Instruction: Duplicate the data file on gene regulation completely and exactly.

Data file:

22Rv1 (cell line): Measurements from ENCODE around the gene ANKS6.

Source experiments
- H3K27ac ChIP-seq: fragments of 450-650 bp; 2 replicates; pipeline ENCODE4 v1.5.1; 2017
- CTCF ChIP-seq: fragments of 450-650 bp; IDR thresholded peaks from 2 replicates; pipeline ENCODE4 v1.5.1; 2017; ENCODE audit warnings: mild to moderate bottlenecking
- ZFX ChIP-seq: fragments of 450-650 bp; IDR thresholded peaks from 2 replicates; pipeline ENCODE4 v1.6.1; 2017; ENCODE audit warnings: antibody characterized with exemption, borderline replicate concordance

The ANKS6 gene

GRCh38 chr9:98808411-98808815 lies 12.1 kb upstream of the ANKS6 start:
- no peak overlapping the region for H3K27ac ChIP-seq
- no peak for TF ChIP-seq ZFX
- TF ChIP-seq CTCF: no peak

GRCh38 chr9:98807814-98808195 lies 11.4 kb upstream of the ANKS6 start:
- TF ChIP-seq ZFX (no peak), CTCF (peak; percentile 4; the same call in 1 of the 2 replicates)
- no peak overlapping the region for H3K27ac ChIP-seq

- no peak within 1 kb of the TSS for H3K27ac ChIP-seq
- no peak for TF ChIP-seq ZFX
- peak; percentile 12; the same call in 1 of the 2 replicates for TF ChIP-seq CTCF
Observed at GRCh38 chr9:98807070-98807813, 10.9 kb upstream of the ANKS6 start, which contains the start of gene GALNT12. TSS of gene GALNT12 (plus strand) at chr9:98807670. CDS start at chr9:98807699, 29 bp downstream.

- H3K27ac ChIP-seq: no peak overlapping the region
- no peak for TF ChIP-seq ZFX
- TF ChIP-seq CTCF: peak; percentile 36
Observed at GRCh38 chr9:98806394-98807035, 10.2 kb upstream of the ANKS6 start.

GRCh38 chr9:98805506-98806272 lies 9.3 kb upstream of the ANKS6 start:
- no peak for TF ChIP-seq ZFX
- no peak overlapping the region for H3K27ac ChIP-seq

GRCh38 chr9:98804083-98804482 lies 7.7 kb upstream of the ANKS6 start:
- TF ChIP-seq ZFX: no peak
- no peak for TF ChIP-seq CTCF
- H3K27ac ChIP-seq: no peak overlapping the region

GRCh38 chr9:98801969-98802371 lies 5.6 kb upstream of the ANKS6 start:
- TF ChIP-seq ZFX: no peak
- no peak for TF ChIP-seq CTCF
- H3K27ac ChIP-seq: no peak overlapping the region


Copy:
22Rv1 (cell line): Measurements from ENCODE around the gene ANKS6.

Source experiments
- H3K27ac ChIP-seq: fragments of 450-650 bp; 2 replicates; pipeline ENCODE4 v1.5.1; 2017
- CTCF ChIP-seq: fragments of 450-650 bp; IDR thresholded peaks from 2 replicates; pipeline ENCODE4 v1.5.1; 2017; ENCODE audit warnings: mild to moderate bottlenecking
- ZFX ChIP-seq: fragments of 450-650 bp; IDR thresholded peaks from 2 replicates; pipeline ENCODE4 v1.6.1; 2017; ENCODE audit warnings: antibody characterized with exemption, borderline replicate concordance

The ANKS6 gene

GRCh38 chr9:98808411-98808815 lies 12.1 kb upstream of the ANKS6 start:
- no peak overlapping the region for H3K27ac ChIP-seq
- no peak for TF ChIP-seq ZFX
- TF ChIP-seq CTCF: no peak

GRCh38 chr9:98807814-98808195 lies 11.4 kb upstream of the ANKS6 start:
- TF ChIP-seq ZFX (no peak), CTCF (peak; percentile 4; the same call in 1 of the 2 replicates)
- no peak overlapping the region for H3K27ac ChIP-seq

- no peak within 1 kb of the TSS for H3K27ac ChIP-seq
- no peak for TF ChIP-seq ZFX
- peak; percentile 12; the same call in 1 of the 2 replicates for TF ChIP-seq CTCF
Observed at GRCh38 chr9:98807070-98807813, 10.9 kb upstream of the ANKS6 start, which contains the start of gene GALNT12. TSS of gene GALNT12 (plus strand) at chr9:98807670. CDS start at chr9:98807699, 29 bp downstream.

- H3K27ac ChIP-seq: no peak overlapping the region
- no peak for TF ChIP-seq ZFX
- TF ChIP-seq CTCF: peak; percentile 36
Observed at GRCh38 chr9:98806394-98807035, 10.2 kb upstream of the ANKS6 start.

GRCh38 chr9:98805506-98806272 lies 9.3 kb upstream of the ANKS6 start:
- no peak for TF ChIP-seq ZFX
- no peak overlapping the region for H3K27ac ChIP-seq

GRCh38 chr9:98804083-98804482 lies 7.7 kb upstream of the ANKS6 start:
- TF ChIP-seq ZFX: no peak
- no peak for TF ChIP-seq CTCF
- H3K27ac ChIP-seq: no peak overlapping the region

GRCh38 chr9:98801969-98802371 lies 5.6 kb upstream of the ANKS6 start:
- TF ChIP-seq ZFX: no peak
- no peak for TF ChIP-seq CTCF
- H3K27ac ChIP-seq: no peak overlapping the region